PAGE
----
Dennis Crowley on Work and Productivity

The New York Times has a good interview with Dennis Crowley, co-founder and CEO of Foursquare:

On things he’s learned being a CEO:

As the company has grown, I can sometimes start to feel disconnected, and I’ll decide to randomly meet with one person a day, and we’ll go out for a half-hour coffee. You do that for six weeks or so, and then all the channels of communication are open again. People feel like they can come and talk to me. I learn about the things that are troubling them or challenging them, or questions they might have.

I liked this exchange also:

Q. You worked at Google for a couple of years. Anything you’ve borrowed from that culture?

A. A lot of it. One of them is this idea of weekly snippets. Every Monday, you send in a bullet list of the stuff you’ve been working on, and the software compiles a list and mails it out to the entire company. So you can quickly scan them to find out the status of a project or what somebody is working on. It gives you a nice general overview of the company. So you follow the people you want to get updates from, but we make sure that everyone automatically gets them from me and our C.O.O. and our head of engineering and our head of product.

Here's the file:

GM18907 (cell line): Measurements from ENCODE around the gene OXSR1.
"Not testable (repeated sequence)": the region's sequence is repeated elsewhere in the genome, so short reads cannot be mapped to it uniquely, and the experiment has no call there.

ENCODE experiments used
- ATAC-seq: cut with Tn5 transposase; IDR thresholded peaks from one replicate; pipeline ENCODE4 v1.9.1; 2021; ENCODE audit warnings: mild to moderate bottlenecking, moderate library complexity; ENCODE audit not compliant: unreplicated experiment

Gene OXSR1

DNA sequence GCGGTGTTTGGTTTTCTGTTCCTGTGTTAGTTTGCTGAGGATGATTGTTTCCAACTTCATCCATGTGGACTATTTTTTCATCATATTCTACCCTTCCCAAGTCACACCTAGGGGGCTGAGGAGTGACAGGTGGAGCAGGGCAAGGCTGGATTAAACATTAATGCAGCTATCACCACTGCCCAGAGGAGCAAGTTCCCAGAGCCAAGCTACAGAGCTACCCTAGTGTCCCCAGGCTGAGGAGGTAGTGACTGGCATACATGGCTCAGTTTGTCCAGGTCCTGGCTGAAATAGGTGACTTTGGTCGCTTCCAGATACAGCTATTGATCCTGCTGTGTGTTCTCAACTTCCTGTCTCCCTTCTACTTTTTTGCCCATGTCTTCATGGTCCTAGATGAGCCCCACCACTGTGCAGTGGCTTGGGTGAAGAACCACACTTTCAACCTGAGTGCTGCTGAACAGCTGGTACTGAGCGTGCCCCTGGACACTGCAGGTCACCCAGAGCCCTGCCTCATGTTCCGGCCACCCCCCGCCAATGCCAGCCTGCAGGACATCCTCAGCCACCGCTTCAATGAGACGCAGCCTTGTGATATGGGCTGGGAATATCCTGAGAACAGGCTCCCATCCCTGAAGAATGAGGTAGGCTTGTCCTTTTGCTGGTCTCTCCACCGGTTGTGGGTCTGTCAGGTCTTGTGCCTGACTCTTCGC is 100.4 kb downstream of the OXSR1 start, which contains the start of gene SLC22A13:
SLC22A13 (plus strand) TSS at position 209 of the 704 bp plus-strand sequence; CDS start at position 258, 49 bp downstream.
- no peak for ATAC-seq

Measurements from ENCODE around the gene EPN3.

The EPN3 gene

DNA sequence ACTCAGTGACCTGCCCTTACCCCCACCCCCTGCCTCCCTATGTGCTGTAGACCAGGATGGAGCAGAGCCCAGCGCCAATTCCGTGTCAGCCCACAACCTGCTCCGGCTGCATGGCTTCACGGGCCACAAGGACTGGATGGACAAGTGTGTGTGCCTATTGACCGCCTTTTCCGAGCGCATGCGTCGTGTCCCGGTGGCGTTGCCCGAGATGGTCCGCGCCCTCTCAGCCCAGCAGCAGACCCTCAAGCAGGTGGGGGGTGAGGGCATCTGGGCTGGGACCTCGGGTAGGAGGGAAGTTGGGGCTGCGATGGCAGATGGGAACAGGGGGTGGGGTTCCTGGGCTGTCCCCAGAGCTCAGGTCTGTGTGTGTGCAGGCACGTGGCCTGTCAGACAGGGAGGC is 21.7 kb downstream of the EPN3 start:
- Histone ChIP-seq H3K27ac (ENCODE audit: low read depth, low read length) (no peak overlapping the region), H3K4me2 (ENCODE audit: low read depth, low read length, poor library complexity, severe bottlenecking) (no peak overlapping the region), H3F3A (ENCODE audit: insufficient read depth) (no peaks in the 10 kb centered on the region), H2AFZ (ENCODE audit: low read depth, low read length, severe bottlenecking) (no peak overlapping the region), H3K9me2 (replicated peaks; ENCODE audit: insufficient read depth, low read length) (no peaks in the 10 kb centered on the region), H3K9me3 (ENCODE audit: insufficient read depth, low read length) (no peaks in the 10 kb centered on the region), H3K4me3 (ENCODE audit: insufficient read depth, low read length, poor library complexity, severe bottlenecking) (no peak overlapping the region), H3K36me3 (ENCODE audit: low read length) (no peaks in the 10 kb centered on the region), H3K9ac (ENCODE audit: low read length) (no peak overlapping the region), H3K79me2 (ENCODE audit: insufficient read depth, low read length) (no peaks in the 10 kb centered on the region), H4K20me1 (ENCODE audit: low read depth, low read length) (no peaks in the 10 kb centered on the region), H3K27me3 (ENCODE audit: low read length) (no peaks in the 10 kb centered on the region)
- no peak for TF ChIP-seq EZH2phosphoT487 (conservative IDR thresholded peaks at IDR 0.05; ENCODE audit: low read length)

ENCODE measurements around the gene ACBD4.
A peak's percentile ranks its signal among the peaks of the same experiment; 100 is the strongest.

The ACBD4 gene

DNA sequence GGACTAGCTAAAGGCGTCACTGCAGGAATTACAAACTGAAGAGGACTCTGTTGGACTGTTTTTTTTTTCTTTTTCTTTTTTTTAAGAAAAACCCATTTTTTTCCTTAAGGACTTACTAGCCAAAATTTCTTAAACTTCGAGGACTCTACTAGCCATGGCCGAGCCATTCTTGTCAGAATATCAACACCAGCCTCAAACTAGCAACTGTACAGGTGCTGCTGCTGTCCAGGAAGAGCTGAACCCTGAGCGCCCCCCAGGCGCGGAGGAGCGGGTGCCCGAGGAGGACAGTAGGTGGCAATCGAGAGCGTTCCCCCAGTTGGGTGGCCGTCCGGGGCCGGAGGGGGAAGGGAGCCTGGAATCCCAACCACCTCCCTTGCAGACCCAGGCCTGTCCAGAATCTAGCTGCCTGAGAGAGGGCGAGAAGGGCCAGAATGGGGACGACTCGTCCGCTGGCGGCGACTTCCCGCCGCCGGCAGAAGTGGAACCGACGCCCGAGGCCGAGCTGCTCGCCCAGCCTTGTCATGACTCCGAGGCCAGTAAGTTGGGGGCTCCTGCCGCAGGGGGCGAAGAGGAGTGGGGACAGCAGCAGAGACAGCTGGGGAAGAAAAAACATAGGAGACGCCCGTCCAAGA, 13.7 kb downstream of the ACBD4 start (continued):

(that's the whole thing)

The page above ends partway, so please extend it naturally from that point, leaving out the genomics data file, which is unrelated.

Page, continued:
When I send out mine, the first heading is, “Things I’m Psyched About,” and the next is, “Things That I’m Not So Psyched About” or “Things I’m Stressed About.”  The next thing is usually a quote of the week — something I heard from one of our investors or maybe overheard from an employee — and then I have my snippets below that.

I’ve been using this system for about a year, and it works out great. I get a lot of feedback from employees. It only takes them a minute or two to read, and it’s like a bird’s-eye view of what I think is going well at the company and areas where I think we could improve. It’s also a good way to start a conversation. So I might write, “Hey, I heard someone say this, and so let me address why we’re thinking about it this way.”

You can find Dennis Crowley on Twitter here.